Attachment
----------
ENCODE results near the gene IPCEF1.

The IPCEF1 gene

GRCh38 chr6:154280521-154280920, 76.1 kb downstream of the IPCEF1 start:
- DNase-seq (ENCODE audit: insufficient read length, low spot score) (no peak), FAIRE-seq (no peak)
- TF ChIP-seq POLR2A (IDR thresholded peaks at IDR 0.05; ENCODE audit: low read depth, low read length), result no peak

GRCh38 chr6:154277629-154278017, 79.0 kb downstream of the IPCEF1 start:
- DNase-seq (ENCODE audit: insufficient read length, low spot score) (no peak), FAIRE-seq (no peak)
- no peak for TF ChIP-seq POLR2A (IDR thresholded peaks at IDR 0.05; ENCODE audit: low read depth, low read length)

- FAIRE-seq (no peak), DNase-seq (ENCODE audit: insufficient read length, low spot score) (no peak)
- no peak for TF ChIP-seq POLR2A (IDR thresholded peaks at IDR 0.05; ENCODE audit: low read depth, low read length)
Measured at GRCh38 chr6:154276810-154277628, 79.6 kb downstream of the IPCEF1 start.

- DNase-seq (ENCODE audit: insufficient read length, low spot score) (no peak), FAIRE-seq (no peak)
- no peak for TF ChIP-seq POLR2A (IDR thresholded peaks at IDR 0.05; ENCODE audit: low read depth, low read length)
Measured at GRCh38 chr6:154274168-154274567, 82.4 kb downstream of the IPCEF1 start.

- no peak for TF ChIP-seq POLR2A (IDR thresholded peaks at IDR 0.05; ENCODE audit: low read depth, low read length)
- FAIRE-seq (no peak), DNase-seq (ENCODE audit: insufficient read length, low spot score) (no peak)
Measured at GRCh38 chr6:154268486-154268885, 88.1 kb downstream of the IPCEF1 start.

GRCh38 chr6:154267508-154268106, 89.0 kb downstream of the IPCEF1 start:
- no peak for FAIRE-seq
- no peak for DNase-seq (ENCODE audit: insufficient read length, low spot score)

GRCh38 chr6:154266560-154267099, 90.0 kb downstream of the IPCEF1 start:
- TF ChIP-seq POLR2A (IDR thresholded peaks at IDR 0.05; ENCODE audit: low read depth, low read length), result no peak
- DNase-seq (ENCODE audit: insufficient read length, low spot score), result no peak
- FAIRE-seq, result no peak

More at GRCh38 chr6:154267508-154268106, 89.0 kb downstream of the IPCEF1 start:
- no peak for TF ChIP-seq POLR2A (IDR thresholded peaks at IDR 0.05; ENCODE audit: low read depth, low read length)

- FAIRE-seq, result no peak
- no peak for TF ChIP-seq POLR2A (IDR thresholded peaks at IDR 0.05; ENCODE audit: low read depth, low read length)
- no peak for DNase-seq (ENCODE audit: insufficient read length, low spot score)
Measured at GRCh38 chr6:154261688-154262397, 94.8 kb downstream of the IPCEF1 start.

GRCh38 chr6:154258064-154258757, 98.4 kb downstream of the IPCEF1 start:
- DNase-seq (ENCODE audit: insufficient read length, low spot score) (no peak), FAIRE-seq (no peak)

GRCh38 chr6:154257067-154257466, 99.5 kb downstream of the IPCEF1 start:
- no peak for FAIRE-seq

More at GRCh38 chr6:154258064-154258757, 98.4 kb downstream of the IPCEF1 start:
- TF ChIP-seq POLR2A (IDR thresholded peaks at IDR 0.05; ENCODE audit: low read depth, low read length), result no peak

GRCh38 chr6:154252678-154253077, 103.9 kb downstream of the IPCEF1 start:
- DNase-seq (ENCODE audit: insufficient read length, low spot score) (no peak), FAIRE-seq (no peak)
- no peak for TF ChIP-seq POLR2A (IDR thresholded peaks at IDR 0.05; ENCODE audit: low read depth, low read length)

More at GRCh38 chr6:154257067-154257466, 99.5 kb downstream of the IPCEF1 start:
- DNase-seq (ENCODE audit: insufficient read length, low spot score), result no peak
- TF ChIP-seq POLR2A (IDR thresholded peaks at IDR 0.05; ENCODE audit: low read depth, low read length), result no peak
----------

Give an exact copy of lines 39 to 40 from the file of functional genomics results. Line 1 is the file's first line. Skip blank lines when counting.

- no peak for TF ChIP-seq POLR2A (IDR thresholded peaks at IDR 0.05; ENCODE audit: low read depth, low read length)

More at GRCh38 chr6:154257067-154257466, 99.5 kb downstream of the IPCEF1 start: